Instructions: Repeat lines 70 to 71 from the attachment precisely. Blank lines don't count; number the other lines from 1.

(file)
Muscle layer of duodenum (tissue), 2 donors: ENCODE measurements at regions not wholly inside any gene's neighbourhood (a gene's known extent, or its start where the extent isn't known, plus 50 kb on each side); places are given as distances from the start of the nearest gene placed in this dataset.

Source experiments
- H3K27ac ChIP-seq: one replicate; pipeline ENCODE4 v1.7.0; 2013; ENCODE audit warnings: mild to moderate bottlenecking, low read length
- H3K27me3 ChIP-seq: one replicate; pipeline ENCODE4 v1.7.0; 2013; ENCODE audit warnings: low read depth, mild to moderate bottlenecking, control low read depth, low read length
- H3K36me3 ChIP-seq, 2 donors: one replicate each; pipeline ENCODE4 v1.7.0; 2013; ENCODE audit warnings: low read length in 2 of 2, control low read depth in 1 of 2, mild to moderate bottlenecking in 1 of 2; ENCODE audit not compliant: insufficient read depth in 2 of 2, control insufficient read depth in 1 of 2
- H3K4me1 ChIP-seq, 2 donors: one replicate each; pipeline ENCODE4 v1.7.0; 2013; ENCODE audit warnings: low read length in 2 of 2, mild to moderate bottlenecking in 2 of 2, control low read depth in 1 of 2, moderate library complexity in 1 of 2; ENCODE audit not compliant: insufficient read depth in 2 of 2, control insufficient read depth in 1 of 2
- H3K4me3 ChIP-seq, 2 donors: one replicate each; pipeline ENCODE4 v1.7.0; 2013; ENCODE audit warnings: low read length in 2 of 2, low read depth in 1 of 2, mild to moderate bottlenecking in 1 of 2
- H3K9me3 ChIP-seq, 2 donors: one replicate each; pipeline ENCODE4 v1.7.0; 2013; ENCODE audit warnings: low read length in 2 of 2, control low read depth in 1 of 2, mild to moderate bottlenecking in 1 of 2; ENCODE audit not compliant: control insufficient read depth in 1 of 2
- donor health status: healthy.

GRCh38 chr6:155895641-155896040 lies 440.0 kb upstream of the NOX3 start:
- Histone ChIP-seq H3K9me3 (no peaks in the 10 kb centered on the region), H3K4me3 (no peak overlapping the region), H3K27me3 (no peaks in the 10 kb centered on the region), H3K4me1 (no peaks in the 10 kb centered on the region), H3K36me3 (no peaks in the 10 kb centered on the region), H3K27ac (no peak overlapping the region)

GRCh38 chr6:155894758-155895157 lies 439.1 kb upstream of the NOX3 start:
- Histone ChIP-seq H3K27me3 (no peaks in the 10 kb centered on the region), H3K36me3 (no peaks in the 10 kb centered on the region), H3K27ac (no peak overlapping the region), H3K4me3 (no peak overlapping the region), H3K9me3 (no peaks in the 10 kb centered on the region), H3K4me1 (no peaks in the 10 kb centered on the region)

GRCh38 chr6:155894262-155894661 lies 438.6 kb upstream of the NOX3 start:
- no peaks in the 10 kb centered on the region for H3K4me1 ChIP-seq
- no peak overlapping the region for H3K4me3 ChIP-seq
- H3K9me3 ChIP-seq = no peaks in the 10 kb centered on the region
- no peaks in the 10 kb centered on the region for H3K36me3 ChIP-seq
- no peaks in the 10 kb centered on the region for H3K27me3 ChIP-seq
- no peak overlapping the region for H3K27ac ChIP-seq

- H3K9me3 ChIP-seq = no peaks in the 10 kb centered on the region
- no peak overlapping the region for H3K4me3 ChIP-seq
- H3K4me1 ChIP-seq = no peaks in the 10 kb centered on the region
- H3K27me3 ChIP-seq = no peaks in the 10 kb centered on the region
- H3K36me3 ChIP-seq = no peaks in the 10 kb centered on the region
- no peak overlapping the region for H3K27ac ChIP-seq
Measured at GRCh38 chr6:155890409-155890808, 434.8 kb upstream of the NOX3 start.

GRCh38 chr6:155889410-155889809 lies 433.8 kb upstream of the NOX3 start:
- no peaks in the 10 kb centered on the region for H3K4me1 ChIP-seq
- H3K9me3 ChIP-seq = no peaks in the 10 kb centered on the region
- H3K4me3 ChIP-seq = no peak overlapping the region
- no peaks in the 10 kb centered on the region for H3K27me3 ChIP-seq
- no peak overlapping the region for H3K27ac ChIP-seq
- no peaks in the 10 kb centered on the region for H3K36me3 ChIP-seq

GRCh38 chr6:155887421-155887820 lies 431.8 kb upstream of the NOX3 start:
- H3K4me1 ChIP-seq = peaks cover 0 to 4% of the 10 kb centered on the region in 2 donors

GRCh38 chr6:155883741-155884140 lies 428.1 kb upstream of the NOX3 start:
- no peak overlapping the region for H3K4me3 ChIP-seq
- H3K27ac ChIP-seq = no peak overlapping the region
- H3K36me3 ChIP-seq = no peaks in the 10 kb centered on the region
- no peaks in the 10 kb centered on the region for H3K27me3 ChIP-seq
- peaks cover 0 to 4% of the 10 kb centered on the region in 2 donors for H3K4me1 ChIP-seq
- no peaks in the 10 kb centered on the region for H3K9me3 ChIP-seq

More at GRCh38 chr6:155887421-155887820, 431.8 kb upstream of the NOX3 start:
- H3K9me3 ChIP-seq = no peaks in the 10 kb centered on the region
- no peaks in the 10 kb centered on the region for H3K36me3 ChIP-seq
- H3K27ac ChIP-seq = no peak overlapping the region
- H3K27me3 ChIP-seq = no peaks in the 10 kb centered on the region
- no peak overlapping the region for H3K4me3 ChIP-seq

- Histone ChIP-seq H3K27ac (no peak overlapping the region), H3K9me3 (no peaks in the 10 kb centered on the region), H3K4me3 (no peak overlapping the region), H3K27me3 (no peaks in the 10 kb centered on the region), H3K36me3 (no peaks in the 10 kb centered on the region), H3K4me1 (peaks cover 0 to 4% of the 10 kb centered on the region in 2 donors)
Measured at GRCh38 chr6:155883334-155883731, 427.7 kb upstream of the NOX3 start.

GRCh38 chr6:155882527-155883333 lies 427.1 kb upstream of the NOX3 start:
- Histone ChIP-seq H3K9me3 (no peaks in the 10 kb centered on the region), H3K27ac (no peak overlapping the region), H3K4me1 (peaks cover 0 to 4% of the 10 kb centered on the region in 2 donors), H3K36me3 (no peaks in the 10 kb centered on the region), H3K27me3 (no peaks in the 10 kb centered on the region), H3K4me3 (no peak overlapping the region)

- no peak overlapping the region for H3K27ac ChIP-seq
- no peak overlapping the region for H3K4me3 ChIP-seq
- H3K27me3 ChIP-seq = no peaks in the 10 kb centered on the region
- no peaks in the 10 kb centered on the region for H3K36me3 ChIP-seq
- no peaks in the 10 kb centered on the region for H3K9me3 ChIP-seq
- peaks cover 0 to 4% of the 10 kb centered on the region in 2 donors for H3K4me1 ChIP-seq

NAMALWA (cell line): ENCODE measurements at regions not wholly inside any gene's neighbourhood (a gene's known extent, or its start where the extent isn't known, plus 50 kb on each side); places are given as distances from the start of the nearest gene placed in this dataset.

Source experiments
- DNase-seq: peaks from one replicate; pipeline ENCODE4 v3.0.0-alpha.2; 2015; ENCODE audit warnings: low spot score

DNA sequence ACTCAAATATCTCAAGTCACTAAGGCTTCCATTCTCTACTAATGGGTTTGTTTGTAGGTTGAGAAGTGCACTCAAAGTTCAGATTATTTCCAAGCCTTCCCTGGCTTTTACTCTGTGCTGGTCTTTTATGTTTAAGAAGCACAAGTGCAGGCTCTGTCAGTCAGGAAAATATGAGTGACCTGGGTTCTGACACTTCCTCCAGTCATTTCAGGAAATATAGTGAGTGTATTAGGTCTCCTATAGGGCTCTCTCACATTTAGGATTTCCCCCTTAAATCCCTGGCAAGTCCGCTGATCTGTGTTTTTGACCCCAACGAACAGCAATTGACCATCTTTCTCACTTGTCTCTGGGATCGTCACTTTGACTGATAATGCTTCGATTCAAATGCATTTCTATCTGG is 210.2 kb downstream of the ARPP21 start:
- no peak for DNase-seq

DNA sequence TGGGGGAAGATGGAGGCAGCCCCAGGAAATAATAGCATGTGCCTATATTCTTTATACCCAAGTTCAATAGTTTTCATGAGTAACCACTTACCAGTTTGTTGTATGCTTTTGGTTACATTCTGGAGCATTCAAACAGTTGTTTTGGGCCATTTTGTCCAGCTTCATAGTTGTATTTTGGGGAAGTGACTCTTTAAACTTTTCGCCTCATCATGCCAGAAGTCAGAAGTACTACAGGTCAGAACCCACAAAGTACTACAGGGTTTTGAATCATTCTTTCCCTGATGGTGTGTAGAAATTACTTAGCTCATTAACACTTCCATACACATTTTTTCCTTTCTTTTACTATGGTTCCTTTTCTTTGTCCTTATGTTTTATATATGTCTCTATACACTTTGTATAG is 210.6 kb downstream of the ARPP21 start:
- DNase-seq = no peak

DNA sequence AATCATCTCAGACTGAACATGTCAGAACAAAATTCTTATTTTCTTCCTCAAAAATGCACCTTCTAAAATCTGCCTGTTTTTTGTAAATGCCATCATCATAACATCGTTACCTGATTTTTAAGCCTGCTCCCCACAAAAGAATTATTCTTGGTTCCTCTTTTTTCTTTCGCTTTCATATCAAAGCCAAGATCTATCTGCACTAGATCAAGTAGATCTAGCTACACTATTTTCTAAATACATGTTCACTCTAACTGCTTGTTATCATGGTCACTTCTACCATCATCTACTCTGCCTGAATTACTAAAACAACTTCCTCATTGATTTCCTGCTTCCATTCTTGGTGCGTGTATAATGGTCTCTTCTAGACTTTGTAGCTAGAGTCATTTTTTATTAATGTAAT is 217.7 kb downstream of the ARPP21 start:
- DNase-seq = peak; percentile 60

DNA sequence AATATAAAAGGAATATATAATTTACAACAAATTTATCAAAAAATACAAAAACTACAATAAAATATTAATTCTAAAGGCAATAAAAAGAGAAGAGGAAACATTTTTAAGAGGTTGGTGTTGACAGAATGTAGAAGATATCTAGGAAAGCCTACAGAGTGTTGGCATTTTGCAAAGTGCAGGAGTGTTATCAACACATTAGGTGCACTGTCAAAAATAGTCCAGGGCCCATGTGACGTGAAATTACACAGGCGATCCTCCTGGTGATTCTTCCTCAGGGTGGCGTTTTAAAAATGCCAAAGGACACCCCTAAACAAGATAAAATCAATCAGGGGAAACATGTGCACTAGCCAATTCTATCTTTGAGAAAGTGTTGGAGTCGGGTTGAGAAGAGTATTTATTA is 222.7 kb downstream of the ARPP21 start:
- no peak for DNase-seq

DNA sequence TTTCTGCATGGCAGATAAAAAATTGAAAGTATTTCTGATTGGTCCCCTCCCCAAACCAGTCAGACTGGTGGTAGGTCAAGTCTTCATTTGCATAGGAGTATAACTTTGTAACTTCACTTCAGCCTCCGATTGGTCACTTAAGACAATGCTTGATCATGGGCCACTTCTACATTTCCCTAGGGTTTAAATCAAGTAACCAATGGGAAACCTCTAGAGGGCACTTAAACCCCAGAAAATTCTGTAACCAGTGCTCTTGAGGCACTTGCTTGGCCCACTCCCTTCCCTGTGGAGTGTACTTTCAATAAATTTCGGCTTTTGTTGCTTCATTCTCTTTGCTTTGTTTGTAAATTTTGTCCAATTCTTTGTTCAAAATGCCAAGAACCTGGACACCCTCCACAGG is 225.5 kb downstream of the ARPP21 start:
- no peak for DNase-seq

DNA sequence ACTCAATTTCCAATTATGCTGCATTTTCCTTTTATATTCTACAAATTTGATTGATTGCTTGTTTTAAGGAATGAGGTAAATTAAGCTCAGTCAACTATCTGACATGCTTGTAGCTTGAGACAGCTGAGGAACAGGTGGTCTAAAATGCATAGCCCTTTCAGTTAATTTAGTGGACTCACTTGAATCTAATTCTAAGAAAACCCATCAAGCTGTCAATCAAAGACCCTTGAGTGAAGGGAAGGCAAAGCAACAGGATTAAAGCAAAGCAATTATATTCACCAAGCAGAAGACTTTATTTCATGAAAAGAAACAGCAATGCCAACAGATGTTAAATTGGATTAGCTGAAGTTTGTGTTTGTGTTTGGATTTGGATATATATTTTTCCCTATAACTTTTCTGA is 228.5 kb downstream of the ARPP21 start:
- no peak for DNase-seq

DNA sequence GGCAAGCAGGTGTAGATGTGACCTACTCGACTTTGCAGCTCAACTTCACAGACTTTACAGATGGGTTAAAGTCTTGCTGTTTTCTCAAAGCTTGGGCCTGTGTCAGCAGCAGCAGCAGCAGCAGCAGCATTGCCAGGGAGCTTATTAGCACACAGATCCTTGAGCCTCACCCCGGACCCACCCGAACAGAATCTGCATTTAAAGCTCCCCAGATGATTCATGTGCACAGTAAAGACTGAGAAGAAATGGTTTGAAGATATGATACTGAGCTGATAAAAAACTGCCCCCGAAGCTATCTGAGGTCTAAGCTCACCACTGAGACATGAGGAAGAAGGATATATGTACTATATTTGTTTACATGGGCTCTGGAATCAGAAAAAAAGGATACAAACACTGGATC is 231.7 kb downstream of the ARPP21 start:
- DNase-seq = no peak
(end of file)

- no peak for DNase-seq

DNA sequence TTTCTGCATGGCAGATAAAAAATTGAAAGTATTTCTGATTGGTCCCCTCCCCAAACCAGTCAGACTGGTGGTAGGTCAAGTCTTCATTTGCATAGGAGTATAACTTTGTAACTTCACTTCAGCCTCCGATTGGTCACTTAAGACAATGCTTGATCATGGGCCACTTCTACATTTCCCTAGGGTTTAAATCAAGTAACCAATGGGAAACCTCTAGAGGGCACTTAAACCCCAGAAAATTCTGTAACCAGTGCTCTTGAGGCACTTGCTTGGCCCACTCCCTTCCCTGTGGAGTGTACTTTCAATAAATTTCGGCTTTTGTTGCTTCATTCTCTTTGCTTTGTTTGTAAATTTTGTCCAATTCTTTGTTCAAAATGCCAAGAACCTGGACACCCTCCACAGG is 225.5 kb downstream of the ARPP21 start: